Water Quality Index

A Water Quality Index (WQI) rating system was developed by Ecology that evaluates several water quality parameters and gives a single rating of “high,” “moderate,” or “low” water quality concern. To see how these ratings compare with other stream sites, please visit the Water Quality Index webpage.

Table 1. Routine monitoring summary statistics for this station from 1972 to 2024
ParameterNumber of SamplesMeanMinimumMaxmiumMedianStandard Deviation
Dissolved Oxygen (mg/L)35311.19.215.911.01.2
Temperature (°C)48210.2-0.417.910.23.8
Turbidity (NTU)4464.250.30302.002.0015.20
Conductivity (mSIEMS/cm)311160.510.0222.2158.034.1
Total Suspended Solids (mg/L)4828.420.50564.003.0029.92
Ortho-Phosphorus (mg/L)4800.02280.00500.18000.02080.0137
Total Phosphorus (mg/L)4820.04490.01620.33700.04180.0243
Ammonia (mg/L)4810.01830.00260.12500.01300.0167
Nitrate (mg/L)4811.07640.28502.56001.08000.3528
Total Nitrogen (mg/L)4121.29160.31802.79001.28000.3372
Fecal Coliform(CFU/100ML)4451701760065461

Table 2. Storm water monitoring summary statistics for this station from 1972 to 2024
ParameterNumber of SamplesMeanMinimumMaxmiumMedianStandard Deviation
Dissolved Oxygen (mg/L)4310.
Temperature (°C)6810.
Turbidity (NTU)6033.382.50733.0012.00100.90
Conductivity (mSIEMS/cm)38113.152.0174.0107.027.4
Total Suspended Solids (mg/L)6877.144.801710.0028.50217.98
Ortho-Phosphorus (mg/L)680.02350.00940.12200.02190.0163
Total Phosphorus (mg/L)680.12650.03201.35000.09460.1647
Ammonia (mg/L)680.03750.00930.18400.03000.0293
Nitrate (mg/L)680.92540.41102.22000.78150.4138
Total Nitrogen (mg/L)671.49890.35004.55001.32000.6269
Fecal Coliform(CFU/100ML)6813866666004851637


King County maintains nine stream gages on May Creek:

  • Streamflow: mouth of May Creek (37a), Coal Creek Parkway(37b), May Creek Tributary 0285 (Honey Creek) (37c), 164th Ave Bridge (37E), and May Creek Tributary 0280 (37n)
  • Temperature: 148th Ave SE Bridge (37g)
  • Precipitation: lower May Creek (37u), upper May Creek (37v), and upper May Creek (37W)

Stream Sediment

Sediment data were collected from May Creek as part of the Streams Sediment Monitoring Program from 1987 to 2002. Data analysis identified no significant trends for any of the parameters tested.

Sampling of the legacy site, 0440, continued through 2010, with basin wide sampling occurring in 2008. Results indicate that sediments in the May Creek basin exceeded the Sediment Cleanup Objective (SCO) for nickel at sites 0440, C440, and E440. Arsenic concentrations exceeded the SCO at site D440. SCO concentrations for 4-methylphenol and phenol were exceeded in sediment at 0440. No chemicals exceeded SCO concentrations at sites A440, B440 and F440. Acid volatile sulfide/simultaneous extracted metals (AVS/SEM) ratios suggest that metals are not bioavailable at E440, so adverse effects to benthic animals are unlikely at this site.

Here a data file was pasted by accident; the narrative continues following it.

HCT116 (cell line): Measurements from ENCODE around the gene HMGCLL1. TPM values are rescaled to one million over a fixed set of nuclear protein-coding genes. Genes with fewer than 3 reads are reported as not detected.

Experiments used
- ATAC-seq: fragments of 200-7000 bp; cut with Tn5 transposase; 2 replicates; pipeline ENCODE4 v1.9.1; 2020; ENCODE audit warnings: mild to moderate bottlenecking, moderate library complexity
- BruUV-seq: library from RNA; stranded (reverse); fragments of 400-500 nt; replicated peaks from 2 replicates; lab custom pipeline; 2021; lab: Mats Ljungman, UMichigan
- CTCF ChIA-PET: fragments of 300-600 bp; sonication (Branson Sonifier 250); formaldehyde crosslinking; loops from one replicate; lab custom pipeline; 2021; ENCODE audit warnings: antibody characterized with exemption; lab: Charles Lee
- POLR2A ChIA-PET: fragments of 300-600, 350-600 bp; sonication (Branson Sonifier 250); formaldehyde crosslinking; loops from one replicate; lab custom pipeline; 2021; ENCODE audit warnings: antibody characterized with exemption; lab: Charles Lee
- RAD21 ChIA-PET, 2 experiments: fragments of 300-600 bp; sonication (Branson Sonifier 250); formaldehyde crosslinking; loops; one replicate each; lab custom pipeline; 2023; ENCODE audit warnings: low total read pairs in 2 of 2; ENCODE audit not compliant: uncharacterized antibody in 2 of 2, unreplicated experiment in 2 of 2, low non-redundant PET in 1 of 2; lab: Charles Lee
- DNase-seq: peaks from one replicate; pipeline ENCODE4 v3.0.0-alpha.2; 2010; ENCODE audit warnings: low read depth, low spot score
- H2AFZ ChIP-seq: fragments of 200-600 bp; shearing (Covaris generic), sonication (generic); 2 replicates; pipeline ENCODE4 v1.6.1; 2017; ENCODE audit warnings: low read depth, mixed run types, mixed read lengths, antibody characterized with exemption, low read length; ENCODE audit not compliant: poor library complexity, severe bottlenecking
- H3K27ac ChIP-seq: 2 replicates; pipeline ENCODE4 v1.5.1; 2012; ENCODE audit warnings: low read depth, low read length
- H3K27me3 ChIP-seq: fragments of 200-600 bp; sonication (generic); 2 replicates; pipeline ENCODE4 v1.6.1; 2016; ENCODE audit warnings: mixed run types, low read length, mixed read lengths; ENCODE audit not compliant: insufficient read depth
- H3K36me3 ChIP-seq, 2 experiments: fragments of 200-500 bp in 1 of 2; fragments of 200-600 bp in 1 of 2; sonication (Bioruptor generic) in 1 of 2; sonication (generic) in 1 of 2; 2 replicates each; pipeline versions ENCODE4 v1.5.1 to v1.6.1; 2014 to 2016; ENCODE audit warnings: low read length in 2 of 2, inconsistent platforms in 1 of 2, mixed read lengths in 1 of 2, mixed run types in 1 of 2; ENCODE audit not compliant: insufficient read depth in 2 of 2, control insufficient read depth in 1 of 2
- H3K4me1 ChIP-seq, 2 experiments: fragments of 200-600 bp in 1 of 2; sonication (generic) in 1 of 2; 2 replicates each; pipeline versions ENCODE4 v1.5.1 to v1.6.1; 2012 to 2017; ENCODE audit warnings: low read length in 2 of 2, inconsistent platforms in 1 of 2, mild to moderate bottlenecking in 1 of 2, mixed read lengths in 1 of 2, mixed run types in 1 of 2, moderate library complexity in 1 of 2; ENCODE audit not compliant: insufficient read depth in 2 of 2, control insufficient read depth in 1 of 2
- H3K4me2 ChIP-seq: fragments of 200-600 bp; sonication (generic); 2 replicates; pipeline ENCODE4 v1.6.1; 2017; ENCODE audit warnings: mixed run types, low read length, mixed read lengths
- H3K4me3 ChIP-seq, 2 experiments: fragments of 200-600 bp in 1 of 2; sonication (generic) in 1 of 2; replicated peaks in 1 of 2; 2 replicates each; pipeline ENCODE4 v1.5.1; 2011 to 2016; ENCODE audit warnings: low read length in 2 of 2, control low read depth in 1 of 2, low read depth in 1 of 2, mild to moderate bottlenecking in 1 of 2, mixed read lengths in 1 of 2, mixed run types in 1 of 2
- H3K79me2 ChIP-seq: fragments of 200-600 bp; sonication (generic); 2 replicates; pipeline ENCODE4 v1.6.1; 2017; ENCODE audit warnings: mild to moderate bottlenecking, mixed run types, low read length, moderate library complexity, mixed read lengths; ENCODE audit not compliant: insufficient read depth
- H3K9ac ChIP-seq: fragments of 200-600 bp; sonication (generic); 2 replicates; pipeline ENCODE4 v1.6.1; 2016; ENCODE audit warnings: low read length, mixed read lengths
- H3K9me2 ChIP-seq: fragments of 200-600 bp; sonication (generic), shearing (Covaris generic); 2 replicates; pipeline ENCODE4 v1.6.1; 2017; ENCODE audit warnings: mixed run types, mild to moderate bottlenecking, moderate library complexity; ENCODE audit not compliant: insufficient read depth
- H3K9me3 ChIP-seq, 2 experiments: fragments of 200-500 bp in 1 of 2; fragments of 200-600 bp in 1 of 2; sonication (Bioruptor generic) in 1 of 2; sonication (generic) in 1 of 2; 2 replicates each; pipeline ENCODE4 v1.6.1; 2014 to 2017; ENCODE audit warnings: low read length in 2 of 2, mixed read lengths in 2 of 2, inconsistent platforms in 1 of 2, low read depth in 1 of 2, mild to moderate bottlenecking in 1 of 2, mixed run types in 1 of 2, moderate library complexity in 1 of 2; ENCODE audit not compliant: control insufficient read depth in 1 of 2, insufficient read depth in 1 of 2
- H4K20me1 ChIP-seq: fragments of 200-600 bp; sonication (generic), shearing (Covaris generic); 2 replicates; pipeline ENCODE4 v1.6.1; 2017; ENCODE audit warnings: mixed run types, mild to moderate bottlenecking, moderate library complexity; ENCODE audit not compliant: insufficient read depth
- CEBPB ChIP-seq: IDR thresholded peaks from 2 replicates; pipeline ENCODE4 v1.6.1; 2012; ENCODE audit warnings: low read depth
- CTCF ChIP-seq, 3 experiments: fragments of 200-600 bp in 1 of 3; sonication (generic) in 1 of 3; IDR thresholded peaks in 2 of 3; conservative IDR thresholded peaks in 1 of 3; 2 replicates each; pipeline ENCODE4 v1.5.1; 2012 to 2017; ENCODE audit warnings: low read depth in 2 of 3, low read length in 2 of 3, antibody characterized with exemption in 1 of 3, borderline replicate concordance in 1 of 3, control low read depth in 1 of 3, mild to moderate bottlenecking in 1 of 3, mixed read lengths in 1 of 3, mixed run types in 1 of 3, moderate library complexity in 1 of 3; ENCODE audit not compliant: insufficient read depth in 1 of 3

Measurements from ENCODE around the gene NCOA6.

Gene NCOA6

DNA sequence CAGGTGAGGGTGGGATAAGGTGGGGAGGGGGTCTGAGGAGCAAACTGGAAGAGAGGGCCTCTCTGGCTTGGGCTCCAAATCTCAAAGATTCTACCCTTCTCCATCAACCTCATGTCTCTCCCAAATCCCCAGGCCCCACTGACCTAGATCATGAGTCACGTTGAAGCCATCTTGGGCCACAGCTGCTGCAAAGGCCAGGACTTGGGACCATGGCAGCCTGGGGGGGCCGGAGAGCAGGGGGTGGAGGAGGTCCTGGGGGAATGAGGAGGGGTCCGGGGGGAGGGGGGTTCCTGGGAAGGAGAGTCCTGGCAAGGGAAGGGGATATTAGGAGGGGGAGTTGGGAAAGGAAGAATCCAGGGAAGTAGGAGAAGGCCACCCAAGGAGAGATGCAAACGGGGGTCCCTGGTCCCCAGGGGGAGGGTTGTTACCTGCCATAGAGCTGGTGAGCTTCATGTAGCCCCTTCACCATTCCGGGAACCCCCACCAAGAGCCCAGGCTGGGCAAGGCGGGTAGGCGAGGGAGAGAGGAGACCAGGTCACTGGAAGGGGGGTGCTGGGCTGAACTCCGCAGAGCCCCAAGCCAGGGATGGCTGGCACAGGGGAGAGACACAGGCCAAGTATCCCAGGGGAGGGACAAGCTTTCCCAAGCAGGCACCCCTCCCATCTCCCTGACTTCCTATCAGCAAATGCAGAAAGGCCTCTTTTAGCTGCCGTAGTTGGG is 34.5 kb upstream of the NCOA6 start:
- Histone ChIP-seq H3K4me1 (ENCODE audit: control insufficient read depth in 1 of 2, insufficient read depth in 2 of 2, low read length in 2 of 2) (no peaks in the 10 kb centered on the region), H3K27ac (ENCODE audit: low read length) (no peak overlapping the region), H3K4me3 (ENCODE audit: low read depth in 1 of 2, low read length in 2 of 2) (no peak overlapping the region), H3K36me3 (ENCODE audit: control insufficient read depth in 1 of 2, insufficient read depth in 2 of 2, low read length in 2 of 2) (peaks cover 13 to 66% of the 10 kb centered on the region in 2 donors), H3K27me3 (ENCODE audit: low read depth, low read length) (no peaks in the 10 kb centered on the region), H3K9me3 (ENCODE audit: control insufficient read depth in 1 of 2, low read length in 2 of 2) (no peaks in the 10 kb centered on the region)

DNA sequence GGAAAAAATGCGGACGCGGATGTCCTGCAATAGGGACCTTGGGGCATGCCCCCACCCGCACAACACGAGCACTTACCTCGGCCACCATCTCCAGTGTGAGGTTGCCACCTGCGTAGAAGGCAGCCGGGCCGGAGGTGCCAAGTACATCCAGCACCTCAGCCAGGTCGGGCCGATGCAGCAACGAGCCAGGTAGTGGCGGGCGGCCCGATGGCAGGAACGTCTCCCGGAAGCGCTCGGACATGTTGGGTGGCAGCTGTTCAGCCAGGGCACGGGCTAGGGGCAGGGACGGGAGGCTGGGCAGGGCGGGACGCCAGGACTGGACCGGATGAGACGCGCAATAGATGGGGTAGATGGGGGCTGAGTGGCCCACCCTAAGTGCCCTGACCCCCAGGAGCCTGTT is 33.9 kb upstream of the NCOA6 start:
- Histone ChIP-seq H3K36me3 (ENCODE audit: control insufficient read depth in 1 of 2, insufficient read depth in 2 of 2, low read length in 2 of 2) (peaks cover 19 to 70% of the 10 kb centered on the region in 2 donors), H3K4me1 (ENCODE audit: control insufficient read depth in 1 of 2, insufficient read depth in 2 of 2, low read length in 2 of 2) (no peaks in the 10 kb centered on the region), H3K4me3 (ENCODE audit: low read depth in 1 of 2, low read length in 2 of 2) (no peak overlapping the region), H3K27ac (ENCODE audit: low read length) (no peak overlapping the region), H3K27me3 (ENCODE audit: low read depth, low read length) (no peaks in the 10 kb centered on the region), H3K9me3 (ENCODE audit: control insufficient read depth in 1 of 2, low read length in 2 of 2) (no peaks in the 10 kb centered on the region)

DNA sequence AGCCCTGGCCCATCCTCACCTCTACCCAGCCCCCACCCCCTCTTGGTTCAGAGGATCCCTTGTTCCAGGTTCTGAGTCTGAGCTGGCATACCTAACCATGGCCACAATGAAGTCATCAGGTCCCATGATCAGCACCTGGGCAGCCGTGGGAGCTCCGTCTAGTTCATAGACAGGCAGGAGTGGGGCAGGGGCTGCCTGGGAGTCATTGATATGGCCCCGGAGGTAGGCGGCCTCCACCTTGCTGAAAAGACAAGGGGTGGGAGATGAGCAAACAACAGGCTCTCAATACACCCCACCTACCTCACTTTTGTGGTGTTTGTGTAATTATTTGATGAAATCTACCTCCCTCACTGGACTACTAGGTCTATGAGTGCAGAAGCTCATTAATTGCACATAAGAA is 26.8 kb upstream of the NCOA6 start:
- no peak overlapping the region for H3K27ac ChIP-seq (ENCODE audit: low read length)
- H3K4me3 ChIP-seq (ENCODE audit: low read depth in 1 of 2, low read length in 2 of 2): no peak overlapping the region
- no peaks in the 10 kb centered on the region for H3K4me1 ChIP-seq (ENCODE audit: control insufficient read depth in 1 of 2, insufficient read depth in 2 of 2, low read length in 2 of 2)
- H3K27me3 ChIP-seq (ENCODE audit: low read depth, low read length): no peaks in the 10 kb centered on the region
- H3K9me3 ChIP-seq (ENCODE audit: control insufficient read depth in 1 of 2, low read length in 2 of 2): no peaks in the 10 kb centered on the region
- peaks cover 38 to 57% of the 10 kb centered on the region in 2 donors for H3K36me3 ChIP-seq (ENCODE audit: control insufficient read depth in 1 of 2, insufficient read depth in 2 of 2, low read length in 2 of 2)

Benthic Invertebrates

Benthic macroinvertebrates are small animals visible to the naked eye (macro) that lack a backbone (invertebrate) and live in or around the streambed (benthic). This group includes aquatic insects (such as mayflies and dragonflies), crustaceans, clams, snails, and worms. Benthic macroinvertebrates are of interest to scientists and water resource managers because they are an excellent indicator of the biological health of stream ecosystems and are a critical component of the food web in aquatic communities. Scientists quantify the composition and diversity of benthic macroinvertebrate populations in a stream to compare the biologic integrity of different streams. King County has utilized benthic macroinvertebrate sampling to assess biological health of numerous creeks across the county (see map).

For more information about benthic macroinvertebrates and King County’s Benthic Macroinvertebrate Program, please visit the King County Stream Bug Monitoring webpage. To see the benthic macroinvertebrate data for May Creek, please visit the Puget Sound Stream Benthos webpage.

Special Studies

Final Adopted May Creek Basin Action Plan

King County and the Cities of Renton and Newcastle adopted the 2001 May Creek Basin Action Plan. The basin plan sets forward actions to reduce flooding in the May Creek basin; improve infrastructure for stormwater conveyance, streambank stability, and erosion; and protect and enhance habitat and water quality.

Water Resources Inventory Area (WRIA) 8

In WRIA 8, citizens, scientists, businesses, environmentalists and governments are cooperating on protection and restoration projects and have developed a science-based plan to conserve salmon today and for future generations.